Association between systemic antipsoriatic drugs and cardiovascular risk in patients with psoriasis with or without psoriatic arthritis: A nationwide cohort study

Authors


  • This study is based in part on data from the National Health Insurance Research Database, provided by the Bureau of National Health Insurance, Department of Health and managed by the National Health Research Institute, Taiwan. The interpretations and conclusions contained herein do not represent those of the Bureau of National Health Insurance, Department of Health, or the National Health Research Institute.

Abstract

Objective

Psoriasis is associated with ischemic heart disease (IHD). Results of prior studies have suggested that methotrexate (MTX) may improve vascular disease in patients with psoriasis and rheumatoid arthritis. The aim of this study was to assess the risk of new-onset IHDs in psoriasis patients, comparing those taking MTX with those taking other nonbiologic antipsoriatic drugs.

Methods

In this retrospective cohort study, we utilized claims data from the National Health Insurance Research Database of Taiwan to identify 179,200 subjects who had received a diagnosis of psoriasis, with or without psoriatic arthritis, on at least 3 visits. The risk of hospitalization for new-onset IHD was compared between psoriasis patients taking MTX monotherapy (n = 6,578; MTX case cohort) and psoriasis patients taking other nonbiologic antipsoriatic drugs (n = 5,471; reference control cohort) between January 1996 and December 2008. Additional adjustments were made for cardiovascular risk factors, number of hospital visits, Charlson comorbidity score, and use of other antiinflammatory drugs.

Results

The incidence rates of IHD were 666 cases per 100,000 person-years in the MTX case cohort and 830 cases per 100,000 person-years in the reference control cohort (unadjusted P = 0.027). Increasing age, male sex, presence of hypertension, presence of diabetes, Charlson comorbidity score, and use of phototherapies were independent risk factors for hospitalization related to a new IHD in the study cohorts. However, the multivariate-adjusted hazard ratio for IHD-related hospitalizations among patients receiving MTX, in comparison with those receiving other nonbiologic antipsoriatic drugs, was 0.97 (95% confidence interval 0.79–1.19), after adjustment for age, sex, comorbidity score, number of hospital visits, and other antiinflammatory treatments for psoriasis.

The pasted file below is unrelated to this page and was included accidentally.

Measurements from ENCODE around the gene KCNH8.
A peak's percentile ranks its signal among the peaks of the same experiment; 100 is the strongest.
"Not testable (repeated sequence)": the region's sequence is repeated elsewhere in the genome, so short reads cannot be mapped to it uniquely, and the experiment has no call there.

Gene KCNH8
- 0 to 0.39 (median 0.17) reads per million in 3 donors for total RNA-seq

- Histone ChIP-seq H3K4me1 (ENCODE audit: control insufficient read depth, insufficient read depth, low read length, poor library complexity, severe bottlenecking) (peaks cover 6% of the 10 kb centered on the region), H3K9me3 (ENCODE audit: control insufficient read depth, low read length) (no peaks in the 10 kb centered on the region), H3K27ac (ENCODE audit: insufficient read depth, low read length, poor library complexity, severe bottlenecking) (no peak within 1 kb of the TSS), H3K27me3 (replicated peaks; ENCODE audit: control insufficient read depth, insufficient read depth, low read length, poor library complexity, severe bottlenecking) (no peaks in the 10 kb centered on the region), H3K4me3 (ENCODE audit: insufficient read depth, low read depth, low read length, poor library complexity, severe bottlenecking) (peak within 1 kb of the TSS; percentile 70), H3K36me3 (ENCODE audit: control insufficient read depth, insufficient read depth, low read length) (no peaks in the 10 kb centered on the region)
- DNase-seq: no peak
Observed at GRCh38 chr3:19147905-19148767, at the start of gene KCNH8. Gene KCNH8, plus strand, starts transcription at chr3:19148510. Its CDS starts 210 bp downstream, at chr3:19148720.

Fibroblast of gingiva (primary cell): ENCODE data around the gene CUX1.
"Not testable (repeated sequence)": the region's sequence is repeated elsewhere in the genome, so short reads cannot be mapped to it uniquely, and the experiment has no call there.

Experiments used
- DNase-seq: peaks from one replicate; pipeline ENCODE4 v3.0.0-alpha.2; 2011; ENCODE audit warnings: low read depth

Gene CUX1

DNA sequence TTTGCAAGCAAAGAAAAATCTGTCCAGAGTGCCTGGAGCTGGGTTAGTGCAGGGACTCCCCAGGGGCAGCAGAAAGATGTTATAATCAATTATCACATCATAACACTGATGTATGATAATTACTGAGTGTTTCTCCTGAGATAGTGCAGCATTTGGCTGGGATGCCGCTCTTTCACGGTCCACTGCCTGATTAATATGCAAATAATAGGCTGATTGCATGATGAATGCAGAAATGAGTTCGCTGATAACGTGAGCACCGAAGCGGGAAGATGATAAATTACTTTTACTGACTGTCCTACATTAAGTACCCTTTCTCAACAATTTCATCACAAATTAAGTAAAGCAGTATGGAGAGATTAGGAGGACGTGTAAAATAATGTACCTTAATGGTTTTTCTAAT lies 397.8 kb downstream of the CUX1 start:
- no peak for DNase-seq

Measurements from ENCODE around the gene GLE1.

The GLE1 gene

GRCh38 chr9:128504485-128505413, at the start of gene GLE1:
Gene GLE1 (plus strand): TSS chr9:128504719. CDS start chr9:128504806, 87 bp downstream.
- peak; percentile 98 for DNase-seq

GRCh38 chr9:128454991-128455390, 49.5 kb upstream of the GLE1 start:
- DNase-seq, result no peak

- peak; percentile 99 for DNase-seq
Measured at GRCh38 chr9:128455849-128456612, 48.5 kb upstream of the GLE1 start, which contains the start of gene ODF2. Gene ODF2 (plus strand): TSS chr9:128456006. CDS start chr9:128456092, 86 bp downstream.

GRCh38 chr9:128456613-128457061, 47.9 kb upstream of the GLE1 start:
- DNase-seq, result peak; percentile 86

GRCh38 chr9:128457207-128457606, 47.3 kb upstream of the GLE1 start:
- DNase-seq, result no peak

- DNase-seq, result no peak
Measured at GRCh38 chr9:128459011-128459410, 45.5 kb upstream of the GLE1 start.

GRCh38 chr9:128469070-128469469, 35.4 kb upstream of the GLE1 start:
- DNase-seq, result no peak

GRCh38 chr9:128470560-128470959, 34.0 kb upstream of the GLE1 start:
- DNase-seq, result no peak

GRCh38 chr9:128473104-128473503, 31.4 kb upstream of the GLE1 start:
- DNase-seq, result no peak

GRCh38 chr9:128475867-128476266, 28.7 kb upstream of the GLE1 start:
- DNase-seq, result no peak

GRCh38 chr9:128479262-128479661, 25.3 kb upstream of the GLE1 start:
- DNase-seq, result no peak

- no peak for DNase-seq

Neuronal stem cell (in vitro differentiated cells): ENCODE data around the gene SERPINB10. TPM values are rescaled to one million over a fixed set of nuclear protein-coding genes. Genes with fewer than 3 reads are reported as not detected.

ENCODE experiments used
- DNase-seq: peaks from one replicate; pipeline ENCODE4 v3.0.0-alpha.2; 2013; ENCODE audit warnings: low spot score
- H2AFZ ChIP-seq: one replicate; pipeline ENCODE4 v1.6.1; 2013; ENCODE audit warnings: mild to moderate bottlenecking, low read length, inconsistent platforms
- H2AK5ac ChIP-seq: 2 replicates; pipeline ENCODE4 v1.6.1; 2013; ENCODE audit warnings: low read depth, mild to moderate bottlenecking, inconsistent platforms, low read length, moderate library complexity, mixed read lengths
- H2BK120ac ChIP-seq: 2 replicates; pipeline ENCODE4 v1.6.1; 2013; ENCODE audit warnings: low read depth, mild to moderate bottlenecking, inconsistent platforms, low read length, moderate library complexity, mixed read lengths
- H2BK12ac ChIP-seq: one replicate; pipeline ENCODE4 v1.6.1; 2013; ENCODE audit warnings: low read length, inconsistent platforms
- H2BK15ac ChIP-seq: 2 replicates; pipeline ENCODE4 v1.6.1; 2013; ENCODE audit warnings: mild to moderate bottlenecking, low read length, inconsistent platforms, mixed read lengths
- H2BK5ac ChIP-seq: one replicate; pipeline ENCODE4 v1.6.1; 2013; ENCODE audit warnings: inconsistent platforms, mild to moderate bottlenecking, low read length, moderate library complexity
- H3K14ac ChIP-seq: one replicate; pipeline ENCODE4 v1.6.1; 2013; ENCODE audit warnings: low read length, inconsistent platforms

Conclusion

In patients with psoriasis with or without coexisting psoriatic arthritis, the adjusted risk of hospitalization for an IHD among individuals receiving MTX was comparable with that among individuals receiving other nonbiologic antipsoriatic drugs.

Psoriatic disease, comprising a diagnosis of psoriasis that can include psoriatic arthritis, is a common chronic inflammatory disease affecting ∼0.2–3% of the general population (1–3). Many, but not all, of the relevant epidemiologic studies have consistently shown that psoriasis patients are at increased risk of developing multiple cardiovascular risk factors, metabolic syndromes, and ischemic cardiovascular diseases (1, 4–13). There is a 50% increase in deaths among psoriasis patients, mainly attributable to cardiovascular events, especially in those with severe psoriatic arthritis (13–15) and those with a younger age at disease onset (16). Although the exact mechanism of the relationship between psoriasis and cardiovascular comorbidities is complex, inflammation appears to be a central component in the initiation and propagation of atherosclerosis and atherothrombotic events (17, 18) that result in ischemic cardiovascular diseases.